How Does Quicksilver Safely Carry People?
I had the pleasure of watching X-Men: Apocalypse today. Reviewers haven’t been high on it, but I thought it was a fun, entertaining popcorn flick. And yes, there was actual popcorn involved–I can’t not get popcorn at the Hi-Pointe Theater.
My favorite superpower to see on the big screen is super-speed. That’s why I love Dash, the Flash, and, in X-Men, Quicksilver.
One of the best uses of super-speed is moving people around. The Flash does this all the time on the CW show, and Quicksilver does it in X-Men. But how is that possible, even in the world of comic-book physics? Consider the following:
- Have you ever tried to carry someone while running? It’s extremely difficult to do, especially if you’re holding them in your arms. It really slows you down. Perhaps Quicksilver normally moves so quickly that even a slower version of him is still quite fast.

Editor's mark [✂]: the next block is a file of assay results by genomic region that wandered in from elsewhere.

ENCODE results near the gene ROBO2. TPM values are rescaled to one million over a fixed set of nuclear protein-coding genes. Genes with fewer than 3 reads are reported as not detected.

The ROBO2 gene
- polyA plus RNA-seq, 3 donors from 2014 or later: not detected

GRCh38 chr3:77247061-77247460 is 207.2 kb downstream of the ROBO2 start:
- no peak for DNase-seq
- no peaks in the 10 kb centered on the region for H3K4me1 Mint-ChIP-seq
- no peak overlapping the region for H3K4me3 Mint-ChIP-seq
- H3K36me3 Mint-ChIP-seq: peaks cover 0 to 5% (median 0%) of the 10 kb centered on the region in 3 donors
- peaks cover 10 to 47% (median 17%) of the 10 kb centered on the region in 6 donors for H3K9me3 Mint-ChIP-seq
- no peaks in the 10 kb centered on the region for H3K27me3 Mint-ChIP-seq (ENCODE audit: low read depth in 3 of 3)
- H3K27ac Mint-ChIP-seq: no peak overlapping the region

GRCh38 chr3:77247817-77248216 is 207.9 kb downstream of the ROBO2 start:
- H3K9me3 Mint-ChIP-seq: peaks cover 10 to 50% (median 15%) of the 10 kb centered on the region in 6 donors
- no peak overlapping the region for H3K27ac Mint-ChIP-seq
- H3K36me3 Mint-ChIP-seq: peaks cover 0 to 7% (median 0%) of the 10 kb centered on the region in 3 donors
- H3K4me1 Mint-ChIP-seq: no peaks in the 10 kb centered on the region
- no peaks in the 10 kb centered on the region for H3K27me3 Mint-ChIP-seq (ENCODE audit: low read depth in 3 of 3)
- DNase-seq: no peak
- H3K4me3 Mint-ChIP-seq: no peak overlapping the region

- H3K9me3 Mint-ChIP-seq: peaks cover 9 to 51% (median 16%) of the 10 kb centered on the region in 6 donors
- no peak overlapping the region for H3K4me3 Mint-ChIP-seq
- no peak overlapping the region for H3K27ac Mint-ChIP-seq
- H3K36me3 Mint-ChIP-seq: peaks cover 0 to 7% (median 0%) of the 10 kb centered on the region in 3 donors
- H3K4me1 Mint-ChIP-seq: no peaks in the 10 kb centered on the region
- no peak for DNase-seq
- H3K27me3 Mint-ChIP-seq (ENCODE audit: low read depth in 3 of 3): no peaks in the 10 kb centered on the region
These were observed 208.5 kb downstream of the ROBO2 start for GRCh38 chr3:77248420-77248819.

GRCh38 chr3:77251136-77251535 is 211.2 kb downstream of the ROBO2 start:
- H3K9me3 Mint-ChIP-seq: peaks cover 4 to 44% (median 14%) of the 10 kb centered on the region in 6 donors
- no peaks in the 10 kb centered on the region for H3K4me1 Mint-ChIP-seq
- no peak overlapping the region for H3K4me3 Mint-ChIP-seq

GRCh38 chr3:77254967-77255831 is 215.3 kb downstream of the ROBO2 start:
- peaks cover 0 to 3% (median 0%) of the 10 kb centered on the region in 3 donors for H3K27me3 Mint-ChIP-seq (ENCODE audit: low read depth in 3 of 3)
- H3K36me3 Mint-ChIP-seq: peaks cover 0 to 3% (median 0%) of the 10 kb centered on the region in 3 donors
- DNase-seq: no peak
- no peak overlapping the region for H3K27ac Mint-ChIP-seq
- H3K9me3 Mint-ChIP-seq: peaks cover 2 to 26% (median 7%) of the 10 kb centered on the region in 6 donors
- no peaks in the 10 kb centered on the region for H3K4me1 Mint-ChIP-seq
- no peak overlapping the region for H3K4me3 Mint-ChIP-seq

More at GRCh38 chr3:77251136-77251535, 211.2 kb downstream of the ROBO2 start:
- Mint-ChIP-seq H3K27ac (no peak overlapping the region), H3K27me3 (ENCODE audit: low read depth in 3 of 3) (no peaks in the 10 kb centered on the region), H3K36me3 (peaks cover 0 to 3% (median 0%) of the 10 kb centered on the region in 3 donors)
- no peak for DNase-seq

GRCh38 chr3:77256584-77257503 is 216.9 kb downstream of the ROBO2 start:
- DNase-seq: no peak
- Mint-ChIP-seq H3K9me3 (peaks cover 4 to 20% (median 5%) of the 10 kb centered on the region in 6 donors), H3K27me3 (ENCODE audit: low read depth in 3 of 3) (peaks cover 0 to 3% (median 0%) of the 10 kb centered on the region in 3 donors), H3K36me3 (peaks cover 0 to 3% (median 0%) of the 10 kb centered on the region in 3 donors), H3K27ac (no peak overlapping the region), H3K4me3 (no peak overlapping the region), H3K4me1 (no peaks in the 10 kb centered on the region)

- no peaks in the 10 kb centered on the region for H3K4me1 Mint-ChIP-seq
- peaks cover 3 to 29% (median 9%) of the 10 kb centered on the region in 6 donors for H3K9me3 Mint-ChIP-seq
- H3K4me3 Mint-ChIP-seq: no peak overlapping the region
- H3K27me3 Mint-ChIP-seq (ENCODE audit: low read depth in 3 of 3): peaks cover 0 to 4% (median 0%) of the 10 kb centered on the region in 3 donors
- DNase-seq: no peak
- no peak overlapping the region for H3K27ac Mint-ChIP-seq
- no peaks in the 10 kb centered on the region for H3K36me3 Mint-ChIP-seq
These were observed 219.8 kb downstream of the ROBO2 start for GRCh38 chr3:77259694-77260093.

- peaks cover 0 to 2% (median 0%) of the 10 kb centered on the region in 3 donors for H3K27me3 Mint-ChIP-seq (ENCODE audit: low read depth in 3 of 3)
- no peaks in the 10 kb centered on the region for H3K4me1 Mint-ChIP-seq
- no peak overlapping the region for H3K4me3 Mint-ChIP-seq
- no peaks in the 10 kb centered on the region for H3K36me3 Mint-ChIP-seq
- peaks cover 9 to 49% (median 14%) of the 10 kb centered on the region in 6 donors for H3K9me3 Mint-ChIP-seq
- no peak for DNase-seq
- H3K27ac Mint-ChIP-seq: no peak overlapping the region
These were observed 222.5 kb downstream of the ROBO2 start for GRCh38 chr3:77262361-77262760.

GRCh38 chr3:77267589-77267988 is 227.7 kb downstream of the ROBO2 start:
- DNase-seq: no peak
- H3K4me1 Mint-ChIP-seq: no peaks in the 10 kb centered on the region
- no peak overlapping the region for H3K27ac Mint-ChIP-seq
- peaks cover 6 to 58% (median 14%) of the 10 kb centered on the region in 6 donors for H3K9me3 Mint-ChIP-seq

- Super-speed does not equate to super-strength. Sometimes Quicksilver leverages his speed to throw people or fight. But people are heavy. Just because you can run quickly doesn’t mean you can pick up a 200-lb person, much less move them.
- Quicksilver moves people at an incredible velocity. At the very least, people would have terrible whiplash and get all sorts of things in their open eyes. At worst, their bodies might hemorrhage from the force. I did notice that Quicksilver tends to grab people at the neck–maybe that’s to reduce whiplash.
Despite the questionable physics, I have a lot of fun watching Quicksilver do his thing.
What do you think? Can you explain how he can safely carry people? Please keep comments spoiler free.